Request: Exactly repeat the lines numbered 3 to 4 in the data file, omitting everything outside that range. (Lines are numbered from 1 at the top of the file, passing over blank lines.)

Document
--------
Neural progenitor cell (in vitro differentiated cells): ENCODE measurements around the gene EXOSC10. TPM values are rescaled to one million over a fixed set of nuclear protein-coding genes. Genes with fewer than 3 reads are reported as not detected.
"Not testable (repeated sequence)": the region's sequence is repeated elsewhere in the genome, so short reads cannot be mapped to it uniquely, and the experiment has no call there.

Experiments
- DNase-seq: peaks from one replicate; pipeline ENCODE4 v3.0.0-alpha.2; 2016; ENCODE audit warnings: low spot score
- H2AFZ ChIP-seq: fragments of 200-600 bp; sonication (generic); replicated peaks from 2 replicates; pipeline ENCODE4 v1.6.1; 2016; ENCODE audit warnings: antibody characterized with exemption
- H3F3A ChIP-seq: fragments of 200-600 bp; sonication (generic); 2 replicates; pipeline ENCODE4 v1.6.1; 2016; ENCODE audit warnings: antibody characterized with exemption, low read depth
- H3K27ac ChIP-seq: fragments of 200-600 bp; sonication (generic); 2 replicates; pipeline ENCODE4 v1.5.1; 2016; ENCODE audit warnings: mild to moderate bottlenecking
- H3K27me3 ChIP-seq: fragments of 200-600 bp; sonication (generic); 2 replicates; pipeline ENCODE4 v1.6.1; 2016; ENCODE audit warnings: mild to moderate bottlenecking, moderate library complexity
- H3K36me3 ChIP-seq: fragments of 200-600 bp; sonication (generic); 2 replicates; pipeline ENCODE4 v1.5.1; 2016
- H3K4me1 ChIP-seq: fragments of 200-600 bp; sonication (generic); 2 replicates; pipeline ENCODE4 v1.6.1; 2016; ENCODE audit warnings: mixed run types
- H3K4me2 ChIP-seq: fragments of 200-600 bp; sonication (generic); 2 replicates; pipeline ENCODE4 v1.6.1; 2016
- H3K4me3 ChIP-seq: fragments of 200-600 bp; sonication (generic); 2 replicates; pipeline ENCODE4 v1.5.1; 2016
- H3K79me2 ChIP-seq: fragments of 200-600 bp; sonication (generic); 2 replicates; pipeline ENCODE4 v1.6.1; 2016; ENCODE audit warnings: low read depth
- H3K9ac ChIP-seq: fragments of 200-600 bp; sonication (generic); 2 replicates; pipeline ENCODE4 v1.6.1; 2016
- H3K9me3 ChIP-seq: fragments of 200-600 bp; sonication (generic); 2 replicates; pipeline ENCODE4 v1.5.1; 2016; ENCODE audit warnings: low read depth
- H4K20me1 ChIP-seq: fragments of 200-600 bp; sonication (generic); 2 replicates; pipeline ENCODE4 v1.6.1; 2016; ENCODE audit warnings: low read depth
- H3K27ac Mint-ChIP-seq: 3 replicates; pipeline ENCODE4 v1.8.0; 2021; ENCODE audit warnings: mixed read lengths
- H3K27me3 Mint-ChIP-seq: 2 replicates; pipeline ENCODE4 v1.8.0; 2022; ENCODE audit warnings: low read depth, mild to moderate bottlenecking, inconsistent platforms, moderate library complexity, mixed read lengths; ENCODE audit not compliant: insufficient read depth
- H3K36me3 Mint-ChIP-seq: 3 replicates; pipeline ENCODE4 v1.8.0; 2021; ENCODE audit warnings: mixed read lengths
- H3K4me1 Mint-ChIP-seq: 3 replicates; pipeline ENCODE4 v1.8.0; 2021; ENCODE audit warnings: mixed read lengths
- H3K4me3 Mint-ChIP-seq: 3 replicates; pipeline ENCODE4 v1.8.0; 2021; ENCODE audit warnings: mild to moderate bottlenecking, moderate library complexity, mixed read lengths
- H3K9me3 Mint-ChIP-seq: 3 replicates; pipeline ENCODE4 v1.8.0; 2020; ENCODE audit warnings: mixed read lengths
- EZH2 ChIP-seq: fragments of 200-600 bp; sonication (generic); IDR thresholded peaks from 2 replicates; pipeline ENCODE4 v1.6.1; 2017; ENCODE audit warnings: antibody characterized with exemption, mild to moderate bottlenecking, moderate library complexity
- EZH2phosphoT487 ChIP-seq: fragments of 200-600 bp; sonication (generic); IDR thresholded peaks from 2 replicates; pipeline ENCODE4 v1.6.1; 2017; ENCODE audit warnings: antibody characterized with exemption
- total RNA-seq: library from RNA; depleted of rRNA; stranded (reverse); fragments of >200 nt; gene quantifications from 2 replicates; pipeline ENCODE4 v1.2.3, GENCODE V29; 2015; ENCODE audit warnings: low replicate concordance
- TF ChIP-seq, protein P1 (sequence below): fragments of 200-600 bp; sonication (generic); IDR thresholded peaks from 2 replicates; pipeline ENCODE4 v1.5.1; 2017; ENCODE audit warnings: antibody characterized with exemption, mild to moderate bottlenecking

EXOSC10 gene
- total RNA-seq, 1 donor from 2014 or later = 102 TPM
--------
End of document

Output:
Experiments
- DNase-seq: peaks from one replicate; pipeline ENCODE4 v3.0.0-alpha.2; 2016; ENCODE audit warnings: low spot score